- Racing games (except some Need for Speeds)
- Sports games (tennis, football, soccer, wrestling, … etc.)
Overestimating Your (or your team’s) Technical Skills
You may fantasize about wonderful worlds, extraordinary gameplay, and stunning effects, but at the end of the day, your game will be made out of lines of code.
If you, or your team, can’t implement a feature, it simply won’t be included in the final product.
Some may argue that game design is a purely artistic endeavor and that you must feel free to imagine anything you want. I agree to a certain extent, because you or your team can always learn new skills if you have enough time and resources to do so. But in general, your design decisions must take your technical skills into consideration.
The best way to go is making a lot of prototypes during development. It will show you how much you can achieve technically and can help you enhance your initial game design.
Crossing Genres for Your First Game Ever
Yeees I get it, you have so many ideas that they don’t seem to fit in a single genre. So you decide to go the cross-genre way.
One of my first games ever was an action shooter with real-time strategy elements like tower-defense. I had no experience in making action shooters nor strategy games. The development was very hard and I ended up with a game that had no identity, it didn’t provide the pleasure of destruction found in action games, nor the pleasure of elaborating tactics and strategies found in RTS games.
Choose one genre for your first games and stick to it.
Comparing Yourself With the Big Guys In the Market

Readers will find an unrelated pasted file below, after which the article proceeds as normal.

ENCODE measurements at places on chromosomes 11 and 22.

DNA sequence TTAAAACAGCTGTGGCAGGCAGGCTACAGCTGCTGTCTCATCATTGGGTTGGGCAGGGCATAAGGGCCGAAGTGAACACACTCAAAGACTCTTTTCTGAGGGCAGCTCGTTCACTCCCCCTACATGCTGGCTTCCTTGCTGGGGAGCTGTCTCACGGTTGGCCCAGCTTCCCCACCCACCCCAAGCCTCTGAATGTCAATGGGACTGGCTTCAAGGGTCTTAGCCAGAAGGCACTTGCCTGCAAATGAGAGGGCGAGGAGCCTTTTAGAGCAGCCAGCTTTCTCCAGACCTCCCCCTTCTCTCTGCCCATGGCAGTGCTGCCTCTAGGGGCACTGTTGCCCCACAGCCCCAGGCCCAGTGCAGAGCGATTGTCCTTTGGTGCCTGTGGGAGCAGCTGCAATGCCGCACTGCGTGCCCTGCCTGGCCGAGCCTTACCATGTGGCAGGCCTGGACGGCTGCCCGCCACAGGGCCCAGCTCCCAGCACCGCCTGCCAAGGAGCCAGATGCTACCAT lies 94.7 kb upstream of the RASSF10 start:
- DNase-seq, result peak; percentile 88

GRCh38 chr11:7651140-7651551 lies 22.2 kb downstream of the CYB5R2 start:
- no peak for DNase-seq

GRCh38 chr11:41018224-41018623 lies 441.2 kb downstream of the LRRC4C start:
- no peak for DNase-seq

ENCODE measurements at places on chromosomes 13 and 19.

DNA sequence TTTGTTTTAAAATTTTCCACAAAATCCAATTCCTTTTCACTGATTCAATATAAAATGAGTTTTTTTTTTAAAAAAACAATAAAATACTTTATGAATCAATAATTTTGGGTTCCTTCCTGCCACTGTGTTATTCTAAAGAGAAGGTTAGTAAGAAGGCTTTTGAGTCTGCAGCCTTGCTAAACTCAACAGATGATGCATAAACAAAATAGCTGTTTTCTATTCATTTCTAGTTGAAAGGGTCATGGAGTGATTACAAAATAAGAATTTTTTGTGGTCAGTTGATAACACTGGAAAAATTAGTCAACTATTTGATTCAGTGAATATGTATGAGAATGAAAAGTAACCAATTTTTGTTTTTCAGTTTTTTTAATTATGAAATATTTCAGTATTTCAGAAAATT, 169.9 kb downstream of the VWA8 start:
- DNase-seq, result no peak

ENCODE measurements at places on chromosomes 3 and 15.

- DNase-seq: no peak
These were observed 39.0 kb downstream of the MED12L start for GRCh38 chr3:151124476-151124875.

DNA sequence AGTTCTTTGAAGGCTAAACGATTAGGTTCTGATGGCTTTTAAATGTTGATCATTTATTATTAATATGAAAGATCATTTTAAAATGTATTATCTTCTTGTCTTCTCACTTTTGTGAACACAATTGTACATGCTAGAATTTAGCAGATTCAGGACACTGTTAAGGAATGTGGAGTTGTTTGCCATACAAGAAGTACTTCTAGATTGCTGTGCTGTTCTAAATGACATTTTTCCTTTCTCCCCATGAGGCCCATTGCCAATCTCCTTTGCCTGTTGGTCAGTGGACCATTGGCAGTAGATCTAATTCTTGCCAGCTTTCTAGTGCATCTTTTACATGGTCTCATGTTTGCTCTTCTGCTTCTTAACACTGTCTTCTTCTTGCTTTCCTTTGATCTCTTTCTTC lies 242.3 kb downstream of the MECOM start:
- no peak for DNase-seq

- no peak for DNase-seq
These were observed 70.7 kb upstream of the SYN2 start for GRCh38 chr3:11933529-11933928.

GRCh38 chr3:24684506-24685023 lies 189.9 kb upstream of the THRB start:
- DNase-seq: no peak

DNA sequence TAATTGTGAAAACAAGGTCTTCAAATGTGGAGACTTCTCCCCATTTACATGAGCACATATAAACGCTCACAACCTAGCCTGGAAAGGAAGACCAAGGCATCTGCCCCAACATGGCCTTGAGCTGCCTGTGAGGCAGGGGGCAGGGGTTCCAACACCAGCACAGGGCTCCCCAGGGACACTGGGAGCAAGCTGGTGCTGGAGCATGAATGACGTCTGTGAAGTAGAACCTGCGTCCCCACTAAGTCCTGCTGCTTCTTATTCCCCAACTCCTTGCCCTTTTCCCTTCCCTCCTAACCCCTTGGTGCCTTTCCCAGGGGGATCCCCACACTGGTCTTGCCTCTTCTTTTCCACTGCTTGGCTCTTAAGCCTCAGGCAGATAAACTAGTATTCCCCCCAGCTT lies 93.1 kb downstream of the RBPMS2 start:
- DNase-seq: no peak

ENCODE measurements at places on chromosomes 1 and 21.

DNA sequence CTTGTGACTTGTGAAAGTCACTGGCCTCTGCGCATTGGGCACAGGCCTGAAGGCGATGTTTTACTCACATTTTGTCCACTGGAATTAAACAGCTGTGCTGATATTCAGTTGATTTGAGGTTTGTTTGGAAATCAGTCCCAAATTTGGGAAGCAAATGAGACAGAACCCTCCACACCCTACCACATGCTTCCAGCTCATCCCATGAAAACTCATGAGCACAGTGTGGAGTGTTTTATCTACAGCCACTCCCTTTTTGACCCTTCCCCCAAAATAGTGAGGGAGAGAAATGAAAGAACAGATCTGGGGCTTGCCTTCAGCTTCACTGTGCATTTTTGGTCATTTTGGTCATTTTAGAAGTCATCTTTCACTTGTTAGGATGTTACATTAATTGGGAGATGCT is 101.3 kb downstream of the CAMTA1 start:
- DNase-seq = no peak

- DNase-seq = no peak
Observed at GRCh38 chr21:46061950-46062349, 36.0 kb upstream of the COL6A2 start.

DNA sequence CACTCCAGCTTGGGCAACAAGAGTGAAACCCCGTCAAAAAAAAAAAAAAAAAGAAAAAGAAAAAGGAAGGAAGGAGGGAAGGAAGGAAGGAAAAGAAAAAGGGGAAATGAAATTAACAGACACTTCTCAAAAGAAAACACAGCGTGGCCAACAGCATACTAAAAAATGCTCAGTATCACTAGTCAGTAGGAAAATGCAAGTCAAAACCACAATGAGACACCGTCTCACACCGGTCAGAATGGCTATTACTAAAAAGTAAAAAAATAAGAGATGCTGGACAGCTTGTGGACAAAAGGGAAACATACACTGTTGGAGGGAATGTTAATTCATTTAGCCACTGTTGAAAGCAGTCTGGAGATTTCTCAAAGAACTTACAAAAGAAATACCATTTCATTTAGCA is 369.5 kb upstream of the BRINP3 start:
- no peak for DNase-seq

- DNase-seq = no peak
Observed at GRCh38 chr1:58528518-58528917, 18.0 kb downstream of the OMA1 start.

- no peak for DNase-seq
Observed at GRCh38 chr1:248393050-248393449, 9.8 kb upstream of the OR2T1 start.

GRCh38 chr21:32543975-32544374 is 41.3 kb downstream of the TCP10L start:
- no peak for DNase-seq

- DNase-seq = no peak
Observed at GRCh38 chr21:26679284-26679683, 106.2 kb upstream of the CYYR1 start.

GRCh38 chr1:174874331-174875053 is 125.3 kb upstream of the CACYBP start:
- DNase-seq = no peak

If you take commercial games as a model and try to keep up with them, you’re going to have a hard time and end up disappointed.
Most developers had humble beginnings. For example : Epic Games, the developers behind the Unreal Engine and some games that use it (Unreal Tournament, Gears of War) made (or published) Epic Pinball and other small games during the nineties when they began.
The games that you see nowadays on the shelves, or AAA titles as some folks call them, are the result of many years of improvement. Those games use state-of-the-art engines and are made by a team of experienced people working full-time, not beginners.
To become a skilled game developer, you need to work on several small to medium projects at first. Knowing that each project will take from one week to 4 or 5 months, it will take you from 2 to 5 years to reach a good level in programming and game design.
Of course if you have money and leadership/management skills, you can hire people to help you make your game in less time. Make sure to hire the right people for the job, because you can end up …
Recruiting People That Have No Interest In Making Games
When I was a software engineering student, I gathered some classmates and presented my game idea to them. We created a team and worked together to make the game. After a month and a half they all gave up for numerous reasons, but mainly because they were not game developers at heart. They were seduced by the idea of making their first game but they were not ready to get serious about it.
I’m against recruiting when you are a beginner. But if you want to do it, at least recruit people who know how to make games and pay them to do so.
My advice to you is to keep making games no matter what. Keep trying even if you fail, and make a lot of mistakes, because it’s the best way to learn.